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Brandon Brown, Deseret News
(Paul is) just one of those guys that can make everybody on the floor better. —C.J. Miles

SALT LAKE CITY — The dandy little guard duo of Chris Paul and Mo Williams both missed the Los Angeles Clippers' last game against the Utah Jazz a couple of weeks ago with injuries.

And the Clippers' outstanding young power forward, Blake Griffin, wound up taking a back seat that same night in his personal matchup with Utah counterpart Paul Millsap.

That contest turned out to be no-contest at all, as the Jazz manhandled the Clippers in a 29-point beatdown, 108-79.

Well, what a difference a couple of weeks — and a couple of key players — can make in a team's fortunes.

Paul and Williams were both back in the Clippers' lineup on Wednesday night, and they were extremely instrumental as that "other" team from Los Angeles grabbed a seldom-seen (as in almost never) 107-105 victory over the Jazz at EnergySolutions Arena.

Paul, who never seemed to enjoy this type of performance against Utah when Deron Williams manned the point guard position for the Jazz, poured in a game-high 34 points and handed out 11 assists. He also had five rebounds and three steals.

"He's just one of those guys that can make everybody on the floor better," Utah swingman C.J. Miles said of Paul, who was traded to the Clippers from New Orleans in a mid-December blockbuster deal after a similar trade to the L.A. Lakers was voided by the NBA. "He gets the ball in his hands. He makes the right decisions.

"When you've got a guy that can make the big shot or assist somebody up, you've got Chauncey (Billups) and Mo Williams out there making shots, too. He makes it tough on you and he showed tonight why."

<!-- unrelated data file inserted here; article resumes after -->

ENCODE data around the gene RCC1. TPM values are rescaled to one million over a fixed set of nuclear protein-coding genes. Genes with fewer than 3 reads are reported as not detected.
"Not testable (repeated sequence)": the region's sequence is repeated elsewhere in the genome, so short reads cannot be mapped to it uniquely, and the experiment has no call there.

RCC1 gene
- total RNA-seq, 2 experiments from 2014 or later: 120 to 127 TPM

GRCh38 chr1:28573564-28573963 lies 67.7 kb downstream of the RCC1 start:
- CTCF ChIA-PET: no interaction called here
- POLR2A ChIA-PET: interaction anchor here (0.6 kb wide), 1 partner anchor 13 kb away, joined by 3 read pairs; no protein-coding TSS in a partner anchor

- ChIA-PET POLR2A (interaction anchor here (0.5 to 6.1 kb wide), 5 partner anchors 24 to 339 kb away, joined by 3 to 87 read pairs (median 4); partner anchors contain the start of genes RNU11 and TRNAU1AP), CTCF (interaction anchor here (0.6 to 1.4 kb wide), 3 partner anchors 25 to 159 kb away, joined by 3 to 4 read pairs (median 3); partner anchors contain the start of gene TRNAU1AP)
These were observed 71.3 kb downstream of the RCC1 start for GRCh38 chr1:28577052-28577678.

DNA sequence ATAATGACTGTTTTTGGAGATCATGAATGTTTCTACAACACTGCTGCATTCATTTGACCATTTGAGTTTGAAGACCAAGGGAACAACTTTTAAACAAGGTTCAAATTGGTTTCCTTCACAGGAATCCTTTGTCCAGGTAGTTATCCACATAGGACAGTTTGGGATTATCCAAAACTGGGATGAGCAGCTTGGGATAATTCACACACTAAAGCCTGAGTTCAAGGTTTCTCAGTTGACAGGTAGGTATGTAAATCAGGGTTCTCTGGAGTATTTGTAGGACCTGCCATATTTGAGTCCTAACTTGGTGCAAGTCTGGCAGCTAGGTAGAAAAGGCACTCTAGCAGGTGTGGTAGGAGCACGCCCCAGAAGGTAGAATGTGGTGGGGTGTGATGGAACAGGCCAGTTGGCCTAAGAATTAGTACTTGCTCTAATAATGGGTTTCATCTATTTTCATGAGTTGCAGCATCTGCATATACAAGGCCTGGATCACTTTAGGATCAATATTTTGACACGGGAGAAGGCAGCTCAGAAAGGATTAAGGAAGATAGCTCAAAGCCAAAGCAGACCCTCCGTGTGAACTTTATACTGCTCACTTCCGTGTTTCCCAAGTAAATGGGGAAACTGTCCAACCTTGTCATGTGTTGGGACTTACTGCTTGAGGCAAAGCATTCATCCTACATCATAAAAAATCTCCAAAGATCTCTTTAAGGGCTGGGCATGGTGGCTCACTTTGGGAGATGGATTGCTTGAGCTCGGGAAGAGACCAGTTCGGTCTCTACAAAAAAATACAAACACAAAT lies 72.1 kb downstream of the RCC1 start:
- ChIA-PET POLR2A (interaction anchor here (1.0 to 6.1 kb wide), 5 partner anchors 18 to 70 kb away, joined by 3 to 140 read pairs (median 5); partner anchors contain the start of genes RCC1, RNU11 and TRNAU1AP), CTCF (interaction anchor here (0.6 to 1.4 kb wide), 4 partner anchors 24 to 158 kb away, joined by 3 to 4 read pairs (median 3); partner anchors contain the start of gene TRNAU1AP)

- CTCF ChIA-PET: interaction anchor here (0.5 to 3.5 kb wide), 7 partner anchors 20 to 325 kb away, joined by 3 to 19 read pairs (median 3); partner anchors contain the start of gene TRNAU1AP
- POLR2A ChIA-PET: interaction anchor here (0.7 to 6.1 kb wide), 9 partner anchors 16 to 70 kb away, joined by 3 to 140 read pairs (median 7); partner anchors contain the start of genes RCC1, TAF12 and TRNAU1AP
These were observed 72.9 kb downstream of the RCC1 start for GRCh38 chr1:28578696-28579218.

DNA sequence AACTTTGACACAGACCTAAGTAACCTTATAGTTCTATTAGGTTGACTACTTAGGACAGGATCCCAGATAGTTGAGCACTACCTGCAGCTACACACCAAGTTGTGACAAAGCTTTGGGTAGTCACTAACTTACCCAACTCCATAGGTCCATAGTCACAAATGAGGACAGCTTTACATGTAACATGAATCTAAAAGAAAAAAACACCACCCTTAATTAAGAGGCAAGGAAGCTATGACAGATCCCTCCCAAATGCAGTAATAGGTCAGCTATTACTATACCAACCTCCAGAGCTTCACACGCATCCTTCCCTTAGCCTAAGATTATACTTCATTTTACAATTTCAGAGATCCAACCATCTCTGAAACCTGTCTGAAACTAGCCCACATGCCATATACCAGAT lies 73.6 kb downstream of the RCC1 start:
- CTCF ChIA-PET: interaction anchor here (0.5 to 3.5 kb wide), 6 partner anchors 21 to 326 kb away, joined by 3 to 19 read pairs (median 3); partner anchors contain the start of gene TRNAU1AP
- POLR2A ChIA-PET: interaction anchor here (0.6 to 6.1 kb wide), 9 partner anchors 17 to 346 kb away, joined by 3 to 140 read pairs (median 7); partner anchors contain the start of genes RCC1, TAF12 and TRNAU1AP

Mo Williams, who was taken by Utah in the 2003 NBA Draft and spent one season with the Jazz, added 19 points off the bench, including a couple of crucial free throws with three seconds remaining that helped seal the deal.

He did, however, have to put up 18 shots from the floor.

And Griffin definitely got the better of Millsap and Co. this time around.

The 6-foot-10 beast scored 31 points and grabbed a game-high 14 rebounds, and he also blocked three shots and managed to play the final 5:54 with five personal fouls and didn't foul out.

"We just played with better intensity to start with," Griffin said of the difference between Wednesday's narrow win and the Clippers' lopsided loss here on Jan. 17. "Last game was subpar effort-wise. Today we put the effort in.

"We made a lot of mistakes, especially in the first half, but we charged back."

Griffin's huge three-point play with 22 seconds remaining proved pivotal as the Clippers snapped a streak of 16 straight losses to the Jazz at ESA.

In fact, Utah had won 38 of its last 39 games against this L.A. team here, and 47-of-50 overall dating back to the days when the Jazz were still playing their home games in the Salt Palace. The Clippers' only other win in EnergySolutions Arena occurred back in January of 2003.

"This as a pretty good win for us," said Paul. "Last time we were here they pretty much embarrassed us. I was sitting over here in a suit. The fans were on us and different things like that.

"We really wanted this game. We didn't know the history of that 1-38 (Clippers' record of futility at ESA). But it's a new team right here."

Indeed, with Paul at the controls of their offense, this Clippers ballclub — for many years one of the league's worst franchises on the court as well as in the front office — has become, believe it or not, a contender.

With Wednesday's win, that "other" L.A. franchise is 13-6 and riding high atop the Pacific Division standings in the place commonly reserved for the Lakers, who at 13-9 are looking up at the Clippers for one of the very few times in the history of the City of Angels.

The loss spoiled a 27-point, 12-rebound night by Jazz center Al Jefferson, who had missed Utah's previous game with an ailing ankle. Miles added 16 points and Millsap and Derrick Favors scored 14 points apiece.

But on this night, with Paul and Griffin making big plays on seemingly every key possession, and Mo Williams hitting big shots when the Clippers needed them most, the Jazz finally saw their SLC mastery over that "other" L.A. franchise finally come to an end.

"The Clippers are tough. Chris Paul runs their offense," said Favors. "He makes it tough on the screens. We've just got to figure out a way to stop him."

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